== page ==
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Michael G. Muhonen, Arnold H. Menezes, Paul D. Sawin and Stuart L. Weinstein

✓ A prospective study was undertaken in 1985 to better understand how the surgical manipulation of hind-brain herniation affected abnormal spinal curvature. Eleven patients under 16 years of age with Chiari malformation (not associated with myelodysplasia) and scoliosis of at least 15° were studied. The mean curve angle at the time of original treatment was 29°, with the convexity to the right in seven patients. The curvature was rapidly progressing in four patients. The most common presenting signs were myelopathy and weakness. Investigative procedures included spine radiographs with the patient standing and magnetic resonance (MR) imaging of the brain, spinal cord, and craniovertebral junction. Eight children had associated hydrosyringomyelia.

Surgical intervention consisted of a dorsal posterior fossa decompression in all patients and a transoral ventral decompression of the cervicomedullary junction in five. All patients were followed at 3, 6, and 12 months, and at yearly intervals thereafter with clinical evaluations, spine radiographs in the standing position, and postoperative MR imaging. The mean follow-up period was 35 months. The scoliosis improved in eight patients, stabilized in one, and progressed in two. Only one child required postoperative spinal fusion and instrumentation for progression of scoliosis. Hematomyelia or hematobulbia was associated with persistent scoliosis in two patients. The presence of hydrosyringomyelia and bone erosion did not preclude curve improvement. All patients under 10 years of age had resolution of their scoliosis, despite preoperative curves of more than 40°. These findings emphasize the importance of early surgical intervention, with the restoration of normal cerebrospinal fluid dynamics at the craniovertebral junction in children with symptomatic Chiari malformations.

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Paul D. Sawin, Michael G. Muhonen and Arnold H. Menezes

✓ The etiology of occipital plagiocephaly (OP) is not fully understood. The authors have observed that many infants with this condition have external hydrocephalus. This study was undertaken to quantify cerebrospinal fluid (CSF) space caliber in children with OP and to compare these measurements to those derived from normal age-matched controls to further elucidate the pathogenesis of this condition.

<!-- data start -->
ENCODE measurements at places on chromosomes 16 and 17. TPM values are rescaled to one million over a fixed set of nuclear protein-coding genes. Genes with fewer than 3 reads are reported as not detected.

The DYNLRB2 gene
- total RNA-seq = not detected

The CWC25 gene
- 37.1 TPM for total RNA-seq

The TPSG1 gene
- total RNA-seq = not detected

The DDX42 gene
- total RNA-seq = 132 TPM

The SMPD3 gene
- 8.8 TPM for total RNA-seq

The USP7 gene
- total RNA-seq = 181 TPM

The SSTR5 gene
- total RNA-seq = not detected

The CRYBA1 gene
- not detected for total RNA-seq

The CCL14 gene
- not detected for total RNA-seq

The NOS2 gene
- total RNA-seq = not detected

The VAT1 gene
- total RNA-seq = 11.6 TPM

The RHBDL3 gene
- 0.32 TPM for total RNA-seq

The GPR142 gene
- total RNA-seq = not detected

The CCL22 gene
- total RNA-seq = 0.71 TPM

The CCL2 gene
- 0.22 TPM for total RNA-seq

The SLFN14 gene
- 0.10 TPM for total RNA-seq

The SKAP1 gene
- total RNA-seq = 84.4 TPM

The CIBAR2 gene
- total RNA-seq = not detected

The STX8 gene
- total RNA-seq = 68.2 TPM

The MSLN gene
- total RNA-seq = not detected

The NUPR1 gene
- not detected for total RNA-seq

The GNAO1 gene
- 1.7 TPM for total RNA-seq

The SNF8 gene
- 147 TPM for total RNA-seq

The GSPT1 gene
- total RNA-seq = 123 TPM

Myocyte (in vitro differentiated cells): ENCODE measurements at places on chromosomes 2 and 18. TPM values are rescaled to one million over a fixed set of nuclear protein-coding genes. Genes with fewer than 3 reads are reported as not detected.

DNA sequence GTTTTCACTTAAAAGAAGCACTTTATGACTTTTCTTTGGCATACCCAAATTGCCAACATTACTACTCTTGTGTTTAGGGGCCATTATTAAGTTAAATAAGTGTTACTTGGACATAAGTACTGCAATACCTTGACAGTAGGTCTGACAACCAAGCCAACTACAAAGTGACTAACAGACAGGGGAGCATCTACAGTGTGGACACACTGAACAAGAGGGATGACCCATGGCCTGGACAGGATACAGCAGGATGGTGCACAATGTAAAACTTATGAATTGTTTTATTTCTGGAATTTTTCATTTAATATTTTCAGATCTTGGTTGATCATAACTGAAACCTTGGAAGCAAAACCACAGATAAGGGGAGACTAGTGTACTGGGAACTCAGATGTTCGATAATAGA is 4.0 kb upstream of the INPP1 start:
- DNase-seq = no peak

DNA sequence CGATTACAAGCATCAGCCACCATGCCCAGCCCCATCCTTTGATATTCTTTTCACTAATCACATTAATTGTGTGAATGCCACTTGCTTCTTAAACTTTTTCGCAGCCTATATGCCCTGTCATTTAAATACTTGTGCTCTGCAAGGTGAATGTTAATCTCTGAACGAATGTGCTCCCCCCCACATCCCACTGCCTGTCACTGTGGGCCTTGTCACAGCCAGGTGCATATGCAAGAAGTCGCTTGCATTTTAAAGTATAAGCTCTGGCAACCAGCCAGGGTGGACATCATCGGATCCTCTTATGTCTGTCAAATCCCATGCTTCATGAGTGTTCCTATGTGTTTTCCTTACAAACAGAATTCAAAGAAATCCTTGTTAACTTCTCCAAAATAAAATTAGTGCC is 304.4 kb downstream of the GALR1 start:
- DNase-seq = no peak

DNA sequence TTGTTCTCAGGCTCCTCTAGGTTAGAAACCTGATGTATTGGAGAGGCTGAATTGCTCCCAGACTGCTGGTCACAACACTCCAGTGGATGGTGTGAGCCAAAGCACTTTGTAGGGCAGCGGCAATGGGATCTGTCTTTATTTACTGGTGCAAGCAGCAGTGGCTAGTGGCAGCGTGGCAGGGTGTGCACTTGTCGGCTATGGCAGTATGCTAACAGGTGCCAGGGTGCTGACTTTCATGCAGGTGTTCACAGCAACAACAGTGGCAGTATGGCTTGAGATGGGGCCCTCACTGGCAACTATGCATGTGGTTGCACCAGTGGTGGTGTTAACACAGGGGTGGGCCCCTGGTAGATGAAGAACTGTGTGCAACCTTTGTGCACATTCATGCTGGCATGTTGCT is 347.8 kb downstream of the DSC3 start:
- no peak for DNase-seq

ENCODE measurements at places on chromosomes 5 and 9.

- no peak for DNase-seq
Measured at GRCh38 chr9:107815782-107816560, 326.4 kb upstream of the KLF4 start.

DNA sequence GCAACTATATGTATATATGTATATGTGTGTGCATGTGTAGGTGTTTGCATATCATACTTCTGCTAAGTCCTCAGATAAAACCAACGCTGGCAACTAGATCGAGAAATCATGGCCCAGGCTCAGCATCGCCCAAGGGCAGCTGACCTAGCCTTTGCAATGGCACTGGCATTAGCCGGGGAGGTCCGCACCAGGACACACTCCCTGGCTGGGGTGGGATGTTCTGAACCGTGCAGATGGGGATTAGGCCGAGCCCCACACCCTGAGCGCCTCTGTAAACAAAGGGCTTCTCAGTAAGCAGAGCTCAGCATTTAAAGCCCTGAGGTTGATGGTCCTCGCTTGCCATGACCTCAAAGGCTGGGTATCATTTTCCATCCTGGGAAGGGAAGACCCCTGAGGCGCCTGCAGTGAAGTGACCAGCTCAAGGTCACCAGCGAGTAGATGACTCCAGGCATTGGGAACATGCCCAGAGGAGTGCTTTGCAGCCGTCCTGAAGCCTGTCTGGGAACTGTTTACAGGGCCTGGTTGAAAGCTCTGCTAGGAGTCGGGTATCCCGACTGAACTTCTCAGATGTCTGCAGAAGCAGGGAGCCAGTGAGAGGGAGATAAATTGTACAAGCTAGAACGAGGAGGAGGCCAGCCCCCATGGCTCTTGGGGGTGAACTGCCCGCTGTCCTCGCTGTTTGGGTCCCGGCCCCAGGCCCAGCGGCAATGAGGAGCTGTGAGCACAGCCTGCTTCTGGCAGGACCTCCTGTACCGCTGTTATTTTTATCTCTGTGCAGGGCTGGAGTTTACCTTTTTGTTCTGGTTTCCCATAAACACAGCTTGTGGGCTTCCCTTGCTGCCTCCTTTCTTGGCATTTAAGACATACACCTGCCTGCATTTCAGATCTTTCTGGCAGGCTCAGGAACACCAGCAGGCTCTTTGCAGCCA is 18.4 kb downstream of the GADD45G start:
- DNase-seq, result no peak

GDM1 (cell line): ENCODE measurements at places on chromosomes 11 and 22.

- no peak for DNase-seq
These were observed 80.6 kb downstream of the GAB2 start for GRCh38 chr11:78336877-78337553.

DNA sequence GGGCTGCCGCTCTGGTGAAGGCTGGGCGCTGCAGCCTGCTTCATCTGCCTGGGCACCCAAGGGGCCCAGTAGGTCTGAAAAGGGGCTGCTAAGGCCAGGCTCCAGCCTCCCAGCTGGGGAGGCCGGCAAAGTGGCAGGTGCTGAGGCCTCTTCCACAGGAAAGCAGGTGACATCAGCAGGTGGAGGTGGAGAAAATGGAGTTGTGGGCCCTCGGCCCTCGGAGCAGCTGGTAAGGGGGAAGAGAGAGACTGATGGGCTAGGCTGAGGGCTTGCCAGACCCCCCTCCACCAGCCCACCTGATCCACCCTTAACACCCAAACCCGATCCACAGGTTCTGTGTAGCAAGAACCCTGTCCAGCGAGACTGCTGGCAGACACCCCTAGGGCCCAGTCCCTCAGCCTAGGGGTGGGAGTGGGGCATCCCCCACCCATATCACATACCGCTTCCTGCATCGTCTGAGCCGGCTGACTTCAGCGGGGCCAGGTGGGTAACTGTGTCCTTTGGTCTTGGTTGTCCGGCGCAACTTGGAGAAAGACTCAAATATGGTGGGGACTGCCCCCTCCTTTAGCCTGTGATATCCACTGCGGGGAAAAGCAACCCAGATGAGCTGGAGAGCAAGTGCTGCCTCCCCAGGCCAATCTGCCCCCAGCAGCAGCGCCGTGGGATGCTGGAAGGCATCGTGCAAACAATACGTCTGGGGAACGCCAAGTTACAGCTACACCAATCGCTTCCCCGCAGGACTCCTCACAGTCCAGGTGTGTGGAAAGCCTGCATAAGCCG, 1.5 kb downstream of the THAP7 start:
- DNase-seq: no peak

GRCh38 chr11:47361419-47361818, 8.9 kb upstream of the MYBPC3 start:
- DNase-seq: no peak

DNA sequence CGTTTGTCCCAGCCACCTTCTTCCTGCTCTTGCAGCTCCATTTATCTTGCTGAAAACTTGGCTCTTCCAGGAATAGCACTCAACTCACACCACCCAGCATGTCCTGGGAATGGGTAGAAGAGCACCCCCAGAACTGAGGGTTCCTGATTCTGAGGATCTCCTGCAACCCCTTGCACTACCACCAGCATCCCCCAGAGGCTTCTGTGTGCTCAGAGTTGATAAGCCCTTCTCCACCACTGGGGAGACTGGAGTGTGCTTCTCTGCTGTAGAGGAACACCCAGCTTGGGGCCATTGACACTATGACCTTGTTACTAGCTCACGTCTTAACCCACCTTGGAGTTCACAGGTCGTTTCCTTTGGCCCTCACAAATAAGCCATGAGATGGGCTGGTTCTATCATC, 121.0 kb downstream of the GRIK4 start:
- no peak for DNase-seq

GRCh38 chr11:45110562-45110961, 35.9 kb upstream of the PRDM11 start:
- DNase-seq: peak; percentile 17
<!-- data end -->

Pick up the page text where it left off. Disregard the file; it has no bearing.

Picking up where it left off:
Thirty-one infants with isolated unilateral OP (mean age 6 months) were studied. Infants with multiple cranial suture abnormalities, impaired neurological function, developmental delay, and associated craniofacial anomalies were excluded. Twenty normal infants were evaluated as controls. The volumes of the sylvian fissures, frontal and occipital subarachnoid spaces, as well as the cross-sectional areas of the suprasellar and perimesencephalic cisterns, were calculated from computerized tomography (CT) studies. Ventricular size was also assessed.

Generalized subarachnoid space dilation was observed in 29 (93.5%) of the 31 children with OP. Head circumference was significantly greater in the case group (71.4 vs. 50.8 percentile; p = 0.0002 by analysis of variance). The sylvian fissure volume was significantly larger in the case group (5.8 ml vs. 0.7 ml in controls, p < 0.0001). The volume of the contralateral sylvian fissure was greater than that ipsilateral to the side of OP (7.1 ml vs. 4.5 ml, p = 0.001). Frontal subarachnoid space volume was greater in infants with OP (27.5 ml vs. 0.6 ml in controls, p < 0.0001). Both the suprasellar and perimesencephalic cisterns were of greater caliber in the case group (p = 0.007 and p < 0.0001, respectively). No difference in ventricular size or occipital subarachnoid space volume was noted between groups.

The extraventricular CSF spaces in neurologically unimpaired infants with OP are significantly larger than those in age-and sex-matched controls. Enlarged subarachnoid spaces may increase the compliance and malleability of the calvaria and sutures, predisposing to positional deformity. External hydrocephalus may be a fundamental etiological factor in OP.

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Michael G. Muhonen, Scott C. Robertson, Jeffrey S. Gerdes and Christopher M. Loftus

✓ Serotonin (5-HT) produces constriction of peripheral collateral blood vessels. Using an animal model, the authors tested the hypothesis that 5-HT constricts collateral vessels in the cerebrum. A branch of the middle cerebral artery (MCA) was occluded proximally and cannulated distally in anesthetized dogs. Blood flow to the area at risk for infarction was detected by perfusing the cannulated MCA branch with microsphere-free blood during systemic injection of radioactive microspheres (shadow flow technique). Blood flow to collateral-dependent and normal cerebrum was measured during intravenous infusion of 5-HT (10 and 40 mg/kg/minute). Serotonin produced a dose-related reduction of blood flow to collateral-dependent cerebrum, increased collateral vessel resistance in large cerebral arteries and collateral vessels, and decreased cerebral artery perfusion pressure. In contrast, blood flow to normal cerebrum was not altered because a decrease in small vessel resistance effectively compensated for a decrease in MCA perfusion pressure. These findings indicate that 5-HT produces constriction of collateral vessels in the cerebrum. This response is clearly different from normal small cerebral vessels, which dilate during 5-HT infusion.

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Michael G. Muhonen, Jeremy S. Bierman, Namath S. Hussain, Heather A. Hanley and Sara S. Hussain

✓Antenatal diagnosis of an intracranial neoplasm is extremely rare. The authors describe a case in which a 21-week-old fetus was found, by using fetal ultrasonography, to have a large intracranial mass. Fetal magnetic resonance (MR) images, obtained at 21 and 25 weeks' gestation, supported the diagnosis of a teratoma. As the tumor increased in size, near-complete brain atrophy ensued. Premature labor was induced, and a nonviable fetus died within minutes of delivery. Post-mortem analysis confirmed a teratoma occupying a major portion of the intracranial space. In cases in which abnormal brain development is suspected in a fetus, the use of fetal MR imaging can give a clearer picture of the pathological entity, which may allow for a more accurate diagnosis. The usefulness of fetal MR imaging in monitoring brain development and tumor growth during treatment planning is discussed.